Shea-Porter Backs Assault Weapons Ban

Print More

WASHINGTON, DC – Congresswoman Carol Shea-Porter (NH-01) today co-introduced the Assault Weapons Ban of 2018, legislation that would prohibit the sale, transfer, manufacture, and importation of certain semiautomatic weapons. The legislation includes an exception for currently-owned firearms.

“Today, I co-introduced new legislation that would reinstate and improve the assault weapons ban, which expired in 2004,” said Shea-Porter. “Congress needs to take immediate action to prevent mass shootings, and stopping the sale of these extremely deadly, military-style weapons of war is a critical first step. The data is clear—the assault weapons ban worked. Gun massacres fell 37 percent between 1994 and 2004, when the previous assault weapons ban was in effect, and the number of people who died from gun massacres fell by 43 percent. After the ban expired, gun massacres increased by 183 percent, and gun massacre deaths increased by 239 percent. One law can’t stop every mass shooting, but we can make them less deadly and less frequent. These weapons of war were designed for military use and have one purpose: to kill lots of people quickly and easily. We need to take action now.”

Gunshot wounds from assault weapons are much more deadly than the typical gunshot wound from a handgun. The bullet travels much faster, and imparts significantly more energy and destruction onto the organs and tissue it travels past after entering the body. It is far more difficult, and often impossible, to treat and save the life of someone who has been shot by an assault weapon compared with a typical hand gun.

“Last week, Dr. Heather Sher, a Florida radiologist who treated one of the victims from Marjory Stoneman Douglas and who has extensive experience treating gunshot victims, described in graphic detail why an injury from a weapon of war is so much worse than a typical hand gun,”continued Shea-Porter. “She described the difference between CT scans of a typical gunshot wound and one she saw from the massacre in Florida. Dr. Sher said, ‘In a typical handgun injury, which I diagnose almost daily, a bullet leaves a laceration through an organ such as the liver. To a radiologist, it appears as a linear, thin, gray bullet track through the organ. There may be bleeding and some bullet fragments. I was looking at a CT scan of one of the mass-shooting victims from Marjory Stoneman Douglas High School, who had been brought to the trauma center during my call shift. The organ looked like an overripe melon smashed by a sledgehammer, and was bleeding extensively. How could a gunshot wound have caused this much damage? The reaction in the emergency room was the same. One of the trauma surgeons opened a young victim in the operating room, and found only shreds of the organ that had been hit by a bullet from an AR-15, a semiautomatic rifle that delivers a devastatingly lethal, high-velocity bullet to the victim. Nothing was left to repair—and utterly, devastatingly, nothing could be done to fix the problem. The injury was fatal.’ ”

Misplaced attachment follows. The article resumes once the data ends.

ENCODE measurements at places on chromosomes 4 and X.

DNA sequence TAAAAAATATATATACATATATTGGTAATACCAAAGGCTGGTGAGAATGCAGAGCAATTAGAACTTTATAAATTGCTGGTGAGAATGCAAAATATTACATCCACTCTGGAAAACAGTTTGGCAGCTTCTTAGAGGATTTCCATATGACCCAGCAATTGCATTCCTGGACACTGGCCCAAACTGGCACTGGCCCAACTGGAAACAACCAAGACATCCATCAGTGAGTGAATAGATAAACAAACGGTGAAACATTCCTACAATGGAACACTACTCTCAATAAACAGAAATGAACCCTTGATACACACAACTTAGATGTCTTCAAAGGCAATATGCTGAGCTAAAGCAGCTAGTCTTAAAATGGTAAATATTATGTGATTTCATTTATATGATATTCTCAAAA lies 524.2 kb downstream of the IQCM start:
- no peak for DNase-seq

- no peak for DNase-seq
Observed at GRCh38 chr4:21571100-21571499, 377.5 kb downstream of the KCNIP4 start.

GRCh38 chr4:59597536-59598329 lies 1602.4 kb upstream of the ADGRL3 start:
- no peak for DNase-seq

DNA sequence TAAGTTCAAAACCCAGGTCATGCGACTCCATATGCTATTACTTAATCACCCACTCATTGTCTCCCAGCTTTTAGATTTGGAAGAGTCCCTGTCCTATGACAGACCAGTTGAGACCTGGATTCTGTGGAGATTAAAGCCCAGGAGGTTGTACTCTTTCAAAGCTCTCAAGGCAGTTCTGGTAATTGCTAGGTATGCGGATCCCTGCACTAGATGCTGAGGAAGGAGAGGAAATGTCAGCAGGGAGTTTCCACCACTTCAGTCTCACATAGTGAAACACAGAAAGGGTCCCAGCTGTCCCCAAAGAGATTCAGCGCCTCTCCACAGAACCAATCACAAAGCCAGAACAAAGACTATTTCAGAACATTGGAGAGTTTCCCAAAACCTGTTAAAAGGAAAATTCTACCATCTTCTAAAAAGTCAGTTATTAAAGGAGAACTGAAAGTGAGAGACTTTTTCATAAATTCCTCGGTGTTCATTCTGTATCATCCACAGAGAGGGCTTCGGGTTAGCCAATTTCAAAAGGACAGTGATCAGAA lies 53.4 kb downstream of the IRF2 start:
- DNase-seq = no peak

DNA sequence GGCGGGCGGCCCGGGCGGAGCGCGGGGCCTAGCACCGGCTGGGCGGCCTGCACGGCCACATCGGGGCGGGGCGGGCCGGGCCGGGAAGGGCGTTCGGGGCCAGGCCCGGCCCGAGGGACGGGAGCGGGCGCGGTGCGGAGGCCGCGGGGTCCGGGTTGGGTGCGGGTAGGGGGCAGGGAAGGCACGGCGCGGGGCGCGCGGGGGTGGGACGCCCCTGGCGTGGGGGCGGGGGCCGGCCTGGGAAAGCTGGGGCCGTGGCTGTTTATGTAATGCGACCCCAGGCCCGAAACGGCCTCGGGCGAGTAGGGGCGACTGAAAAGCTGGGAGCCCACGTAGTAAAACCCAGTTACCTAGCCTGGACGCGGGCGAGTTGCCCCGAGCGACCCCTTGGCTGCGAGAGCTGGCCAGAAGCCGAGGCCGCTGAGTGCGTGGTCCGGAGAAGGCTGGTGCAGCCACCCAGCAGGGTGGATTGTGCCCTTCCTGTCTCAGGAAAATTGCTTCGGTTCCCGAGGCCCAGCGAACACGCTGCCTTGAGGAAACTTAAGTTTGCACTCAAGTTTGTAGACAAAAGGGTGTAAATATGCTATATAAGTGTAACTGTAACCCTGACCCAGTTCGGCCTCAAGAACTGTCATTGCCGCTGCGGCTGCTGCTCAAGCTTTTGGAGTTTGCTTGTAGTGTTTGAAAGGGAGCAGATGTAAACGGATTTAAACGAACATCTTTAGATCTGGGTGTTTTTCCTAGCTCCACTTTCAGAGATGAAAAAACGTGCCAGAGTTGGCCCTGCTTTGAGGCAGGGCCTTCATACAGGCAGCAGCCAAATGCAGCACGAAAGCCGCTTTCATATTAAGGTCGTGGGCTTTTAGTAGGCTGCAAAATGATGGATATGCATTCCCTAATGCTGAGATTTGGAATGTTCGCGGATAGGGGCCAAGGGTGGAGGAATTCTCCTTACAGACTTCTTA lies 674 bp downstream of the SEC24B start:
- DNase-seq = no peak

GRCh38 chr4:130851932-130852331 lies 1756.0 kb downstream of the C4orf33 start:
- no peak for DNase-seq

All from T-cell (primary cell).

The Assault Weapons Ban of 2018 would:

  • Ban the sale, manufacture, transfer and importation of military-style assault weapons.
  • Ban any assault weapon that accepts a detachable ammunition magazine and has one or more military features; including a pistol grip, a forward grip, a barrel shroud, a threaded barrel or a folding or telescoping stock.
  • Ban magazines and other ammunition feeding devices that hold more than 10 rounds of ammunition.

The bill includes exemptions for:

  • More than 2,200 guns used for hunting, household defense or recreational purposes.
  • All weapons lawfully possessed at the date of enactment.

The bill would also:

  • Require a background check on any future sale, trade or gifting of an assault weapon covered by the bill.
  • Require that grandfathered assault weapons are stored using a secure gun storage or safety device like a trigger lock.
  • Prohibit the transfer of high-capacity ammunition magazines.
  • Ban bump-fire stocks and other devices that allow semi-automatic weapons to fire at fully automatic rates.

Comments are closed.